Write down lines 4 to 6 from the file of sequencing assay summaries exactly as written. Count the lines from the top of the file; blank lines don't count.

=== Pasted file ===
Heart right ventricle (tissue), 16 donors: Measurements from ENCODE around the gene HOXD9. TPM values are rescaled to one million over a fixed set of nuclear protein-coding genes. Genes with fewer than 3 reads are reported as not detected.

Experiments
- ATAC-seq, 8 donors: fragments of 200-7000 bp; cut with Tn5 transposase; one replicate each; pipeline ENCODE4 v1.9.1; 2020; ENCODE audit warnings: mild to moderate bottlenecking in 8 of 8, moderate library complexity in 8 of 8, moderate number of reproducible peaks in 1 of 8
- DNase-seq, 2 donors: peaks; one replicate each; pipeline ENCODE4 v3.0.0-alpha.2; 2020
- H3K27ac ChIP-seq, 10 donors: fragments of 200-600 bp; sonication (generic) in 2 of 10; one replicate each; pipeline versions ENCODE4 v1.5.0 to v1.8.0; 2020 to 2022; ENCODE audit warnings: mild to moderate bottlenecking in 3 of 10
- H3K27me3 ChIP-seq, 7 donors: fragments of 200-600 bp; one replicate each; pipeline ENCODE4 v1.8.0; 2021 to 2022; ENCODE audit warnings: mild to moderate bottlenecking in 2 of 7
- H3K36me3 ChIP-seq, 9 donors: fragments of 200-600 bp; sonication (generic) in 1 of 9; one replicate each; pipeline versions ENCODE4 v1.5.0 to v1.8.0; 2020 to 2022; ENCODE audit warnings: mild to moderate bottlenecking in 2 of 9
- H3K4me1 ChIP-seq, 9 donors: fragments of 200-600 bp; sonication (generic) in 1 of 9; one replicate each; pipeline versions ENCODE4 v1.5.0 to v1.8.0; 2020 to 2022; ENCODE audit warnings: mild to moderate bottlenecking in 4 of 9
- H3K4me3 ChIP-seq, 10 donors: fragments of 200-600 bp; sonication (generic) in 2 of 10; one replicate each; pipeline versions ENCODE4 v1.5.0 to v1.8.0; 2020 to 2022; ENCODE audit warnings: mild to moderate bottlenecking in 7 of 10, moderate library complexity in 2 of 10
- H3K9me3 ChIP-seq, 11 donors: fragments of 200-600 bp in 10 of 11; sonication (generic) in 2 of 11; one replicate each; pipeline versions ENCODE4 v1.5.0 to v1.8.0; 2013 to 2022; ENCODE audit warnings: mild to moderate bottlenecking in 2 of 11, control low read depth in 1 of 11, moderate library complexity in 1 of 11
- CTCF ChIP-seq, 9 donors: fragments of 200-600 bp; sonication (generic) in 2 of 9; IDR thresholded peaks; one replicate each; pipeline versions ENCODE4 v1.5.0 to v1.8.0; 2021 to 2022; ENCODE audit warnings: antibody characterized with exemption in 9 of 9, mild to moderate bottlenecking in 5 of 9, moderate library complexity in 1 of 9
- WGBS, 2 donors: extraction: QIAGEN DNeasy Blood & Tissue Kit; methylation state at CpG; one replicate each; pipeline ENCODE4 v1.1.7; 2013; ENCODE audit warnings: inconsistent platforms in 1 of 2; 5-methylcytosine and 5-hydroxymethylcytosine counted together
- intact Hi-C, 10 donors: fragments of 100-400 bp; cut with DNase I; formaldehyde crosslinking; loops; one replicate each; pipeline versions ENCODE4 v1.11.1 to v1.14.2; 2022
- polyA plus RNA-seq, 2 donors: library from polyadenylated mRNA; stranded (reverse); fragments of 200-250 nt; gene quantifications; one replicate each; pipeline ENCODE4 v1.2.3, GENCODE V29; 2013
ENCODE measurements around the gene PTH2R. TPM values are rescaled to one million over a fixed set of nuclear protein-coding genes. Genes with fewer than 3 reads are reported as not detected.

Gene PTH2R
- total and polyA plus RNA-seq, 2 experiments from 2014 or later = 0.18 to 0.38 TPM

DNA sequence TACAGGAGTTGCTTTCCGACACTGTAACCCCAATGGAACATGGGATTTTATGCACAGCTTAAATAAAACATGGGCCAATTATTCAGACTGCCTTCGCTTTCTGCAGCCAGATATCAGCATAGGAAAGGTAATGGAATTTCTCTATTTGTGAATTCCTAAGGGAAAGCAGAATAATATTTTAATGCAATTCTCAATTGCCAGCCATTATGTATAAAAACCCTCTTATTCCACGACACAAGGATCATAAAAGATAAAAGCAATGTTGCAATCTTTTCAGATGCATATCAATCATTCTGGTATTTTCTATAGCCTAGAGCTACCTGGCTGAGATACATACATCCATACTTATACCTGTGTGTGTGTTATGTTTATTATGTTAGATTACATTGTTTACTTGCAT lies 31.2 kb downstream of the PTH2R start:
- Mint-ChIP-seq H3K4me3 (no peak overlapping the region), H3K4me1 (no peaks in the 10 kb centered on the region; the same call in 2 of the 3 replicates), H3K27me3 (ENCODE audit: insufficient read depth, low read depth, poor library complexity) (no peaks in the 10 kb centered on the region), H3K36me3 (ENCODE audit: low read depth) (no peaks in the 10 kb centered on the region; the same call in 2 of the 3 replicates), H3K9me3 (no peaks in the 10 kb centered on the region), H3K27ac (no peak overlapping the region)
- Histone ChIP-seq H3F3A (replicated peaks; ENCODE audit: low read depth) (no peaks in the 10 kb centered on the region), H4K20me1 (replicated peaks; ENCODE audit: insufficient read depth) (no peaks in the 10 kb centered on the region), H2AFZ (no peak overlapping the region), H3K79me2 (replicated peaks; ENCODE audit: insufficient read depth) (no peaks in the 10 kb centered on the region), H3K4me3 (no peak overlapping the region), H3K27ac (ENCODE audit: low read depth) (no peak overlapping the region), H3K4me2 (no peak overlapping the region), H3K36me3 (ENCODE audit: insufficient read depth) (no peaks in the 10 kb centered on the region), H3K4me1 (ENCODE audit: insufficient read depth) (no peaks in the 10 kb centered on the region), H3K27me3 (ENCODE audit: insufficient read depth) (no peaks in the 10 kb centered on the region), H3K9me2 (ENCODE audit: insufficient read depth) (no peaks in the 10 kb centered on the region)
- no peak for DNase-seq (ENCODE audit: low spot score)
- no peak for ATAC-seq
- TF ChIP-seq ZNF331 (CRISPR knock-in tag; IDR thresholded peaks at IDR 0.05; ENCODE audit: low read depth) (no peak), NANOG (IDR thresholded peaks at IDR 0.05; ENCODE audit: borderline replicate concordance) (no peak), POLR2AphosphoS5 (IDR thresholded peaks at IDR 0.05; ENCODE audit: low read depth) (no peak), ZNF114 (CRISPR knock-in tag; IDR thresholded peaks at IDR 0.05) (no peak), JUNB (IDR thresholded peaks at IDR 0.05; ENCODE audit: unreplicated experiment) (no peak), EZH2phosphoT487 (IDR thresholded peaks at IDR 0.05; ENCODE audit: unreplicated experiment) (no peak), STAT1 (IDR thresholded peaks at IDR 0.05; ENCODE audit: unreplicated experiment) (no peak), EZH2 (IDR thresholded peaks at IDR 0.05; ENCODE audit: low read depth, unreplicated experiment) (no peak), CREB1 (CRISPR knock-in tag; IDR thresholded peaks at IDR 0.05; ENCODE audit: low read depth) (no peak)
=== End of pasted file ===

- DNase-seq, 2 donors: peaks; one replicate each; pipeline ENCODE4 v3.0.0-alpha.2; 2020
- H3K27ac ChIP-seq, 10 donors: fragments of 200-600 bp; sonication (generic) in 2 of 10; one replicate each; pipeline versions ENCODE4 v1.5.0 to v1.8.0; 2020 to 2022; ENCODE audit warnings: mild to moderate bottlenecking in 3 of 10
- H3K27me3 ChIP-seq, 7 donors: fragments of 200-600 bp; one replicate each; pipeline ENCODE4 v1.8.0; 2021 to 2022; ENCODE audit warnings: mild to moderate bottlenecking in 2 of 7